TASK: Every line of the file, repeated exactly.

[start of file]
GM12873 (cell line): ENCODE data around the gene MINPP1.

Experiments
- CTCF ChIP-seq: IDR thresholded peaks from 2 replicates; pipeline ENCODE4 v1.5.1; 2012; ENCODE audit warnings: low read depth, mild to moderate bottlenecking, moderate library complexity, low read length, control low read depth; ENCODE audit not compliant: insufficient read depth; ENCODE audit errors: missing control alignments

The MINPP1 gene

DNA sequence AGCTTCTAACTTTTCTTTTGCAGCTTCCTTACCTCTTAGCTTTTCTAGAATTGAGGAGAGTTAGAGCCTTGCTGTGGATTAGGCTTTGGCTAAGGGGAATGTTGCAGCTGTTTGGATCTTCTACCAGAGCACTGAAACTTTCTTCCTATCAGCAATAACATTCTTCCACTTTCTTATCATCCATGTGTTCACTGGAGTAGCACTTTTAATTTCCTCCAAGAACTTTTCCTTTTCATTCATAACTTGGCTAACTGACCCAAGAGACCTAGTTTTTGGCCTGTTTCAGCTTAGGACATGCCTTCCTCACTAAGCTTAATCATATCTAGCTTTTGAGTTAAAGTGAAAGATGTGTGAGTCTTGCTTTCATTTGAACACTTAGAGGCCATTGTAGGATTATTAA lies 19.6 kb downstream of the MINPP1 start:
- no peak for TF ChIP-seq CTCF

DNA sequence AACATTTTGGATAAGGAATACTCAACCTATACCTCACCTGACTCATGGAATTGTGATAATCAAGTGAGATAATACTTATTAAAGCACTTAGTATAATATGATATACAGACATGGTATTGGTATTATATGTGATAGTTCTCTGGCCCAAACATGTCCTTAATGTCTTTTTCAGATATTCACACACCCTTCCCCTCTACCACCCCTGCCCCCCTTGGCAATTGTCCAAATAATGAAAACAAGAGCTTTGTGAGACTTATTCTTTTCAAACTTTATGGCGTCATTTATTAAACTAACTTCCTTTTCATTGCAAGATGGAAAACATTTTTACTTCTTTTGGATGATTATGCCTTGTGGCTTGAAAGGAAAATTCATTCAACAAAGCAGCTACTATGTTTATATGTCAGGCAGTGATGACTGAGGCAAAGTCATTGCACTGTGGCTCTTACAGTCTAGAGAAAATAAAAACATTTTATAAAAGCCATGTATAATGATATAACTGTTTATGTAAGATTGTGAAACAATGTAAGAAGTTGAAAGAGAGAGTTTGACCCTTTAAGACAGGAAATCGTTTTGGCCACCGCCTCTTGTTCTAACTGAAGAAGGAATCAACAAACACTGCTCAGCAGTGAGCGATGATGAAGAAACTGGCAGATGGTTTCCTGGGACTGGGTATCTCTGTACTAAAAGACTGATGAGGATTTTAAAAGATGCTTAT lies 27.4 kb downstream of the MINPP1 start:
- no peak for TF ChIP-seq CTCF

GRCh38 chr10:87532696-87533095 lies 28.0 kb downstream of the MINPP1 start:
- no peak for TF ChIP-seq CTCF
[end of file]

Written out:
GM12873 (cell line): ENCODE data around the gene MINPP1.

Experiments
- CTCF ChIP-seq: IDR thresholded peaks from 2 replicates; pipeline ENCODE4 v1.5.1; 2012; ENCODE audit warnings: low read depth, mild to moderate bottlenecking, moderate library complexity, low read length, control low read depth; ENCODE audit not compliant: insufficient read depth; ENCODE audit errors: missing control alignments

The MINPP1 gene

DNA sequence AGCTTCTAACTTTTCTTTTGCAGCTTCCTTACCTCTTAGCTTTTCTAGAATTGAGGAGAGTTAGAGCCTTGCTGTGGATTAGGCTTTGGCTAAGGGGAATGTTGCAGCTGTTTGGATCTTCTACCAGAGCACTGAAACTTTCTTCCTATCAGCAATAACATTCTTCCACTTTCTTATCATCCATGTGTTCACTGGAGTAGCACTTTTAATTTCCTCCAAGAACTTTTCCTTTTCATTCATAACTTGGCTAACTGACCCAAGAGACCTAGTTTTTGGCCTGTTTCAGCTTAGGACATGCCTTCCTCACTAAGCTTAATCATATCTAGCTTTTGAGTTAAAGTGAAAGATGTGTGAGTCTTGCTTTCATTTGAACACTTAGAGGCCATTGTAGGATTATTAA lies 19.6 kb downstream of the MINPP1 start:
- no peak for TF ChIP-seq CTCF

DNA sequence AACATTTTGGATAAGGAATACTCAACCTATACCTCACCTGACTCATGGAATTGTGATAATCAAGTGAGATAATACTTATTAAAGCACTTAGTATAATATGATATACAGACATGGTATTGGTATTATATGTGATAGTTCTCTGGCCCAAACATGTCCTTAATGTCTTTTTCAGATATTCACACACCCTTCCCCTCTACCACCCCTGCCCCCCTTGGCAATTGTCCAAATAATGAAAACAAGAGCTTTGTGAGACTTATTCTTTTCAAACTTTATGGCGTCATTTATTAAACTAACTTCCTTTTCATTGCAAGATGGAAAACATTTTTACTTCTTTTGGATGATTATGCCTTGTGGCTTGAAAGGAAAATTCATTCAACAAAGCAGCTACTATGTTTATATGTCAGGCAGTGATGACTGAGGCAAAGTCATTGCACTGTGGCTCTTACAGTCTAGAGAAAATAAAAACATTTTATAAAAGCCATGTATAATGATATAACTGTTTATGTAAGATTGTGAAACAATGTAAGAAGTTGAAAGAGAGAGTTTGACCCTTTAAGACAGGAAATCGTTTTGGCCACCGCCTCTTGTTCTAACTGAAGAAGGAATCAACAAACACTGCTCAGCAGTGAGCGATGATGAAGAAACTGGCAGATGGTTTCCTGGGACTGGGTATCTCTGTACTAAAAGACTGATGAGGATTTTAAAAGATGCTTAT lies 27.4 kb downstream of the MINPP1 start:
- no peak for TF ChIP-seq CTCF

GRCh38 chr10:87532696-87533095 lies 28.0 kb downstream of the MINPP1 start:
- no peak for TF ChIP-seq CTCF